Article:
AGAP’s seven founding members were: Mary Briner (USA and Switzerland); Evanelos Evangelos Christou (Egypt); David Hart (USA); H. Yechezkel Kluger (USA); Paul Watzlawick (El Salvador); Frances E. Smart (England); and William Alex (USA) in absentia. On July 29, 1954 the group met in Mary Briner’s Kilchberg home to found the association and agree on a draft of the first constitution (Founding Minutes). At this meeting, it was agreed that Mary Briner would be AGAP’s first president, i.e. “Executive Secretary.” By that date, four of the founders had become the first graduates of the C.G. Jung Institute Zürich: Mary Briner, Evanelos Evangelos Christou, Frances E. Smart, and William Alex. The other three were soon to follow, and within two years, the membership grew from the original seven to twenty analysts. In 1956, Mary Briner represented AGAP along with the other Jungian groups that approved the founding constitution of the IAAP, making of AGAP one among the IAAP’s charter members.
The orderly General Assembly (GA), comprised of the members themselves, is AGAP’s highest organ. It convenes at least once every three years. Traditionally, the GA took place at each triennial IAAP Congress, migrating with that event to many different places around the world. Today the GA takes place in Zürich, within the framework of the triennial AGAP Forum. AGAP’s standing committees and offices are elected by the GA, which also votes to decide on other AGAP matters. Supplementary membership meetings held at the IAAP Congress now serve to gather AGAP analysts to vote on IAAP business and the election of our delegates to the IAAP Meeting of Delegates. Proxy voting is allowed for both the GA and all other formal membership meetings. For urgent matters, the membership may be called to vote by circulation.
As envisioned by the founders, AGAP was led by an Executive Committee (ExCo), which itself chose an “Executive Secretary,” later called the “Honorary Secretary.” In the course of time, the ExCo tended to consist of former Honorary Secretaries. Today’s constitution, however, provides for a fully elected Executive Committee (ExCo), consisting of a president or co-presidents, and respectively, maximum eight or seven other members. Because some ExCo members typically live at great distance from Switzerland, the committee convenes for regular, face-to-face meetings only three times each year, in Zürich, generally working over periods of three days. These meetings are supplemented with online sessions and email correspondence.
Honorary Secretaries & Presidents (AGAP Presidents Since 1954).
The ExCo relies crucially on the support of AGAP’s employed Membership Secretary, who, administering the Secretariat from her home in Zürich, does far more than the job title suggests. Not only does she regularly attend ExCo meetings to provide status updates. To name only the major, on-going responsibilities entailed: bookkeeping; payment of AGAP’s bills; oversight of banking and PayPal transactions; coordination with our employed accountant; handling of members’ correspondence; some translation and proofing of translations; maintenance of our membership data base and its coordination with the IAAP; issuance of dues invoices and payment reminders; postal mailing of newsletters (for members who request such); management of the General Assembly check-in procedure.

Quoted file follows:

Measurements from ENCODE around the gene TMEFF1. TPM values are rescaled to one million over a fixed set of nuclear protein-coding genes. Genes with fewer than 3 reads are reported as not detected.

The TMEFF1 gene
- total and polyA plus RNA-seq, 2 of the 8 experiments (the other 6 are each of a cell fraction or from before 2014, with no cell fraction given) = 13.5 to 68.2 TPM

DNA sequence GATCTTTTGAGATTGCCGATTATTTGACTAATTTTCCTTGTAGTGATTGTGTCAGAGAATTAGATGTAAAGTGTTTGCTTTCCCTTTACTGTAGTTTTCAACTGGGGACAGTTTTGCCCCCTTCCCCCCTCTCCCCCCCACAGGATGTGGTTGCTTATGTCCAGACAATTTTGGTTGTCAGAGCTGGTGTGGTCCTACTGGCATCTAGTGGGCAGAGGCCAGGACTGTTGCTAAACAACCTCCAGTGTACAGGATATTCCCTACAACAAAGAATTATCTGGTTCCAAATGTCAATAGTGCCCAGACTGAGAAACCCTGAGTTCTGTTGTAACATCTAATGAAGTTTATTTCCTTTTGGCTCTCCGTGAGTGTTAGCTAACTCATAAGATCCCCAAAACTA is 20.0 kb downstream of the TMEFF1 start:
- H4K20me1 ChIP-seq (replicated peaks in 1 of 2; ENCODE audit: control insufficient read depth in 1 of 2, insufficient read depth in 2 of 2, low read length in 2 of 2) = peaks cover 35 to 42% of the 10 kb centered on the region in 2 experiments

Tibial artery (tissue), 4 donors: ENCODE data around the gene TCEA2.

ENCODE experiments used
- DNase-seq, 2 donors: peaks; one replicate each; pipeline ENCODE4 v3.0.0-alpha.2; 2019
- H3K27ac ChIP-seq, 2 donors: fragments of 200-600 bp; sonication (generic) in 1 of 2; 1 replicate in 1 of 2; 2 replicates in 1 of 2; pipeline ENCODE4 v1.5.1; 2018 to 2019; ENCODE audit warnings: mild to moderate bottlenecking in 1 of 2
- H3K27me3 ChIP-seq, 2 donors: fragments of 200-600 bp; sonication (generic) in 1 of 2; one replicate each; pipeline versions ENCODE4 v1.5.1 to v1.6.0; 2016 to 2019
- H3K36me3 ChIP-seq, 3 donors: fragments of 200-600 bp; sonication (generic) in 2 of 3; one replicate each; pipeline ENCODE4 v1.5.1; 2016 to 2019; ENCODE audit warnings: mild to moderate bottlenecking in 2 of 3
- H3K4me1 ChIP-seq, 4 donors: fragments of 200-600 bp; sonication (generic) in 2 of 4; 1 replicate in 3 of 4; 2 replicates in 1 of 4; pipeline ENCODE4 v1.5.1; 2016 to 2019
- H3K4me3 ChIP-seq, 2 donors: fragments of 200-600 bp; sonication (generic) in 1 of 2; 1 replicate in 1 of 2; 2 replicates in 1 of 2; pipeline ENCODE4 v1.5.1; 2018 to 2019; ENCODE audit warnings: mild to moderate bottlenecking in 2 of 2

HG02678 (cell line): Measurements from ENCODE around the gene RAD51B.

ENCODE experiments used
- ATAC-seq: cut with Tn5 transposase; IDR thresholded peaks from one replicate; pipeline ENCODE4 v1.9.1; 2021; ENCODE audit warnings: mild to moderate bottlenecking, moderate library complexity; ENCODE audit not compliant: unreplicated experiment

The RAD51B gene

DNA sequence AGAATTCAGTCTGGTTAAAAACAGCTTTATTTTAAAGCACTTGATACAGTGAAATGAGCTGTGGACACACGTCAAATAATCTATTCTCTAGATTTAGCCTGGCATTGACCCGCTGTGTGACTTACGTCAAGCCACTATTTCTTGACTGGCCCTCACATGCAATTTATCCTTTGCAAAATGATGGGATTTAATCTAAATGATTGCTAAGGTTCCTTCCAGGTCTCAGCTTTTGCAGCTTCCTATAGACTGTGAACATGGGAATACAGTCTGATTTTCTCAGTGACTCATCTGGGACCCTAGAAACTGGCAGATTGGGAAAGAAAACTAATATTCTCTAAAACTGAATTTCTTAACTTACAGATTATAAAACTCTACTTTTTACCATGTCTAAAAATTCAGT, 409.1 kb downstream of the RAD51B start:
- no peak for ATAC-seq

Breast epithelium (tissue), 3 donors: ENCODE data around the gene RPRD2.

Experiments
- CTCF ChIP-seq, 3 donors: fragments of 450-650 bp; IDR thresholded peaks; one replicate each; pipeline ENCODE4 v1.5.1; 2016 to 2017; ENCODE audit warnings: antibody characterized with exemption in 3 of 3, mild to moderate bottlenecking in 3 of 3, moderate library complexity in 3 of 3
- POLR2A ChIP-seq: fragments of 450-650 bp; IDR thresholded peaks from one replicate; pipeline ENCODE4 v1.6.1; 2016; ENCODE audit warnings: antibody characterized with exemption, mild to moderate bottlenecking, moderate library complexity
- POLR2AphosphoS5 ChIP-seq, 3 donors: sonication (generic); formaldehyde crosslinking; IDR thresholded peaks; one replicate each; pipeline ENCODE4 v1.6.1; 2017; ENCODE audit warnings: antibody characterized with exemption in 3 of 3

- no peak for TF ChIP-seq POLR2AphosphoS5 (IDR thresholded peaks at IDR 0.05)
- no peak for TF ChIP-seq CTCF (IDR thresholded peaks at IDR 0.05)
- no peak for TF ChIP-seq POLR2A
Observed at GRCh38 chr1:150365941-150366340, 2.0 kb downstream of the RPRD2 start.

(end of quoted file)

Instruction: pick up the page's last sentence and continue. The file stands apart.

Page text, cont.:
The Ethics Committee receives and adjudicates ethical complaints, under strict confidentiality, in accordance with our Constitution and Ethical Code and Guidelines. (AGAP Ethics Guidelines 2008).
Our Internal Auditors review the finances and submit financial reports to the ExCo at least once each year, and they submit reports at each GA. Their job as such relies on our employed, certified Swiss accountant, who monitors our balance sheets and profit and loss statements. What the Internal Auditors do in particular is to help ensure that AGAP’s financial management corresponds with the budget and specific purposes approved by the General Assembly.
- AGAP does not have its own building, but shares ISAPZURICH’s postal address and fax number. ISAP provides rent-free meeting space for the Executive Committee as well as storage space for the association’s documents. The Secretariat is administered from the private premises of our Membership Secretary.
- AGAP is subject to Swiss Association Law (Zivilrecht, Art. 60ff), and is registered in the Business Registry of Canton Zürich (Handelsregisteramt, CH-0202.6.000.911-2).
- AGAP is recognized by the Tax Office of Canton Zürich as an “altruistic” association run on a non-profit basis. Therefore, donations to AGAP stipulated for its non-profit purposes are exempt from general communal, cantonal, and federal taxes in Switzerland.
- In accordance with AGAP’s non-profit purposes, all members serving on our elected committees and in elected offices do so on a volunteer basis. As approved by the GA thus far, ExCo members receive modest annual lump sums to help cover committee-related expenses. Within limits, ExCo members and their delegates are reimbursed for flight costs. Under exceptional circumstances, some elected committee members may receive financial compensation for work that demands special professional expertise.
- AGAP’s analytic psychotherapy training (CH-Program), run by ISAPZURICH, is accredited by the Swiss Federal Department of the Interior (EDI). The program is subject to the pertinent provisions of the Swiss Federal Department of Health (BAG), and is monitored for compliance by the Association of Swiss Psychotherapists (ASP).